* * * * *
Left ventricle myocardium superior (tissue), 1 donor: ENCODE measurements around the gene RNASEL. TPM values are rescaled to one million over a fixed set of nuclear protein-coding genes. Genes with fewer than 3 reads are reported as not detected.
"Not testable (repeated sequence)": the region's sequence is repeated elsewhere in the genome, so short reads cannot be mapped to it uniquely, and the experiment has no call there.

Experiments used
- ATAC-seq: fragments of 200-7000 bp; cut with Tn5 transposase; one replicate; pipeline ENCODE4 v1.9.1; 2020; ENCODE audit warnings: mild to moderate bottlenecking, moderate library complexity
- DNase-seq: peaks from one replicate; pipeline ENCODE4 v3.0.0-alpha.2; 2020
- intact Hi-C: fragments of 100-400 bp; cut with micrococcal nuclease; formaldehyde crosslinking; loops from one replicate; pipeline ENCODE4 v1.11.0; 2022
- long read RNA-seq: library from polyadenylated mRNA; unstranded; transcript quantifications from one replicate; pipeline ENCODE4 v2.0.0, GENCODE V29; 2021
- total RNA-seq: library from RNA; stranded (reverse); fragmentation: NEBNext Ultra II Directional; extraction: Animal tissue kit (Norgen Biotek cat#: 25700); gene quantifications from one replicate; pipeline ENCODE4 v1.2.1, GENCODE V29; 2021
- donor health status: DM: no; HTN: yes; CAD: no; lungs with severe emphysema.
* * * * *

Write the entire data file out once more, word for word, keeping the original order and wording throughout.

Left ventricle myocardium superior (tissue), 1 donor: ENCODE measurements around the gene RNASEL. TPM values are rescaled to one million over a fixed set of nuclear protein-coding genes. Genes with fewer than 3 reads are reported as not detected.
"Not testable (repeated sequence)": the region's sequence is repeated elsewhere in the genome, so short reads cannot be mapped to it uniquely, and the experiment has no call there.

Experiments used
- ATAC-seq: fragments of 200-7000 bp; cut with Tn5 transposase; one replicate; pipeline ENCODE4 v1.9.1; 2020; ENCODE audit warnings: mild to moderate bottlenecking, moderate library complexity
- DNase-seq: peaks from one replicate; pipeline ENCODE4 v3.0.0-alpha.2; 2020
- intact Hi-C: fragments of 100-400 bp; cut with micrococcal nuclease; formaldehyde crosslinking; loops from one replicate; pipeline ENCODE4 v1.11.0; 2022
- long read RNA-seq: library from polyadenylated mRNA; unstranded; transcript quantifications from one replicate; pipeline ENCODE4 v2.0.0, GENCODE V29; 2021
- total RNA-seq: library from RNA; stranded (reverse); fragmentation: NEBNext Ultra II Directional; extraction: Animal tissue kit (Norgen Biotek cat#: 25700); gene quantifications from one replicate; pipeline ENCODE4 v1.2.1, GENCODE V29; 2021
- donor health status: DM: no; HTN: yes; CAD: no; lungs with severe emphysema.